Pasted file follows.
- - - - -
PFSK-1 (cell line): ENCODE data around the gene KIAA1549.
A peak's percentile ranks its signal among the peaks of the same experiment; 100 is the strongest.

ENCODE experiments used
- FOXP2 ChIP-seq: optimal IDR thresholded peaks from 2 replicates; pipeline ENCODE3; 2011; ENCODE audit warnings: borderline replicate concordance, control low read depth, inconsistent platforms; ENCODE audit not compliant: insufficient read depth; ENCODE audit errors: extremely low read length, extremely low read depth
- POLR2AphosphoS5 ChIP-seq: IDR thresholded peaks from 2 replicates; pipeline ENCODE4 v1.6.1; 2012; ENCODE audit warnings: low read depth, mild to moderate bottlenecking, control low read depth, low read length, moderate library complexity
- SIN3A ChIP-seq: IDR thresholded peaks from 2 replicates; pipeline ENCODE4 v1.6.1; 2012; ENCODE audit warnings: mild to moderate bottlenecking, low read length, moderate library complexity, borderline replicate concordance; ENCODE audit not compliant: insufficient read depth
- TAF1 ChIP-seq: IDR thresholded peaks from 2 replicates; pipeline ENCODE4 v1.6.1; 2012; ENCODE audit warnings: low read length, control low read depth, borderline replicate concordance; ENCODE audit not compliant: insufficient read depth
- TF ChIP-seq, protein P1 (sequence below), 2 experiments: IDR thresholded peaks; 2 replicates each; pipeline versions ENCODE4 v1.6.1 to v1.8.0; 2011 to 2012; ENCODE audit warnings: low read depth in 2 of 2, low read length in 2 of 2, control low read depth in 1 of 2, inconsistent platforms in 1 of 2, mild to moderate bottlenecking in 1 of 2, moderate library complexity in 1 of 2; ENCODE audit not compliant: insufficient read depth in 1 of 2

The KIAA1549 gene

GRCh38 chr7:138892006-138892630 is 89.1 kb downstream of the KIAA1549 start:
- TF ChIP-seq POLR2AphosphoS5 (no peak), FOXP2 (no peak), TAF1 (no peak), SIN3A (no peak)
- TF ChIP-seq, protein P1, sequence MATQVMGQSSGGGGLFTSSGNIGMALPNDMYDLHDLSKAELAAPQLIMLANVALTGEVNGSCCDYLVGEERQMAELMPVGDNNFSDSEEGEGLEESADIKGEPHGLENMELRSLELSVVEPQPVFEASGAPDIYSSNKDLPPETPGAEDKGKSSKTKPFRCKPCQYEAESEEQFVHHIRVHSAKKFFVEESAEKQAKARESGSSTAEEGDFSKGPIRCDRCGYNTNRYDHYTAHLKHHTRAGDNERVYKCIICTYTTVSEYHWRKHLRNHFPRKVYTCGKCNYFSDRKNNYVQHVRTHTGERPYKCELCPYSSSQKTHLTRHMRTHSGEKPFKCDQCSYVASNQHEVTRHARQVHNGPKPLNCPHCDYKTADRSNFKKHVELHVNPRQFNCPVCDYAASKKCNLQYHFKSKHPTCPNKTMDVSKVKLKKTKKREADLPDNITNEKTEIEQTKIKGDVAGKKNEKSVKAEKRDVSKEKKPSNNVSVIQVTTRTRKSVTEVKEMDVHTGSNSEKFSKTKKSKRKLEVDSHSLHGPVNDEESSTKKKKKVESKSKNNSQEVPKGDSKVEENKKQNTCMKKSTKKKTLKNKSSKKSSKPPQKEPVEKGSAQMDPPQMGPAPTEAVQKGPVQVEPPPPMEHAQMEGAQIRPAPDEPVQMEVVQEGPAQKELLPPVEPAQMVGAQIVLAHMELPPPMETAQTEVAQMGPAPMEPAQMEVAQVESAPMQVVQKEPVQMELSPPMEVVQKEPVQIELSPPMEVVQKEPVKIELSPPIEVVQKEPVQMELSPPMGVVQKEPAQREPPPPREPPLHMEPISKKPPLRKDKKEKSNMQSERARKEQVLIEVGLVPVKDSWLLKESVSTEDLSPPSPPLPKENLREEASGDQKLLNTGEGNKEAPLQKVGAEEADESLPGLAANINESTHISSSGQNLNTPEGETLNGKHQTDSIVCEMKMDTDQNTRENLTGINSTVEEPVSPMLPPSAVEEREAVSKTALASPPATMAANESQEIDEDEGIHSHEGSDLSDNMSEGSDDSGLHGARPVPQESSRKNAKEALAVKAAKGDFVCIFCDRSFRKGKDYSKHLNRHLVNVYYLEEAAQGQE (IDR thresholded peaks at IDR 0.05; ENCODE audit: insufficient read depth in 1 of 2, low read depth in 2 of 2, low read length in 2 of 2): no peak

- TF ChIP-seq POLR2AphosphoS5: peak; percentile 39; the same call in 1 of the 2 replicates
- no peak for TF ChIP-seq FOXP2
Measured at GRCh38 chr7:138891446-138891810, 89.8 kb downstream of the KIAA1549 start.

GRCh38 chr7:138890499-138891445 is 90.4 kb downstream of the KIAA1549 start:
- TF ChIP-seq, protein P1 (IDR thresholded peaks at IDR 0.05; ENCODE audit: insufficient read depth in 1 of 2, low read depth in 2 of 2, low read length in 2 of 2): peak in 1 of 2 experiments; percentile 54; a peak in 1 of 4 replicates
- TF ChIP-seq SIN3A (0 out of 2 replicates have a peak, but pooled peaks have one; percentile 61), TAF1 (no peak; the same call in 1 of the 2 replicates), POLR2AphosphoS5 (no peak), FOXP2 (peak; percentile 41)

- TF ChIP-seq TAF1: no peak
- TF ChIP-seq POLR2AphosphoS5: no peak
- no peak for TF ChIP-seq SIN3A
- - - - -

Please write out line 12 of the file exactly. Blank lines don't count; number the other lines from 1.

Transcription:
- TF ChIP-seq, protein P1, sequence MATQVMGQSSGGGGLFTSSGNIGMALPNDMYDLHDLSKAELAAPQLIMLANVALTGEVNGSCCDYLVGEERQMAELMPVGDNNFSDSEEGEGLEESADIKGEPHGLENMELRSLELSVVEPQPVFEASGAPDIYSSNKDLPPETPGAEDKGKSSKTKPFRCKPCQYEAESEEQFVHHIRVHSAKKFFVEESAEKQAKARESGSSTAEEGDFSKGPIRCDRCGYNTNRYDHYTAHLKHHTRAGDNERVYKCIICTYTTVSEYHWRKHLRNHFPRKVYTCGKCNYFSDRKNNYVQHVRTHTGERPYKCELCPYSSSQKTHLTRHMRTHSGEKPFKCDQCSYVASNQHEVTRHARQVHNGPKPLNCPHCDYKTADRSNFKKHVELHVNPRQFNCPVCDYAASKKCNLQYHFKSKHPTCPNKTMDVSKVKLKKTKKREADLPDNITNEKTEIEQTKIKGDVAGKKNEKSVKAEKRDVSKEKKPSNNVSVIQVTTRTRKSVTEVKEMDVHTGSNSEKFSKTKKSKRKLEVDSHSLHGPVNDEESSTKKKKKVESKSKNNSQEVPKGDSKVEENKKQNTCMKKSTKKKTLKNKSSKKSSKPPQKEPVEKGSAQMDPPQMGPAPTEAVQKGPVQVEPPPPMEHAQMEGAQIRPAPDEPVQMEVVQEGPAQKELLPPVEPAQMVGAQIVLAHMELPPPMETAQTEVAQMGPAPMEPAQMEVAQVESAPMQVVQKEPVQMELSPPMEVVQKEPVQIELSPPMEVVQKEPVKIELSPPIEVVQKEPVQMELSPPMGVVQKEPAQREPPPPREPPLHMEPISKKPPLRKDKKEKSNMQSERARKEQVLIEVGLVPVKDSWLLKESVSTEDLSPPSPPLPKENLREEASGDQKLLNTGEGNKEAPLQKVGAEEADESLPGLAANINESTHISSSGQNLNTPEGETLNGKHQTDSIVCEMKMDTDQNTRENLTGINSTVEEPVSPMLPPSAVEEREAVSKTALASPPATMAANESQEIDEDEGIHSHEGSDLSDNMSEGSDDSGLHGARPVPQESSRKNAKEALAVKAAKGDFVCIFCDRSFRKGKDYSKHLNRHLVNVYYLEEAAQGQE (IDR thresholded peaks at IDR 0.05; ENCODE audit: insufficient read depth in 1 of 2, low read depth in 2 of 2, low read length in 2 of 2): no peak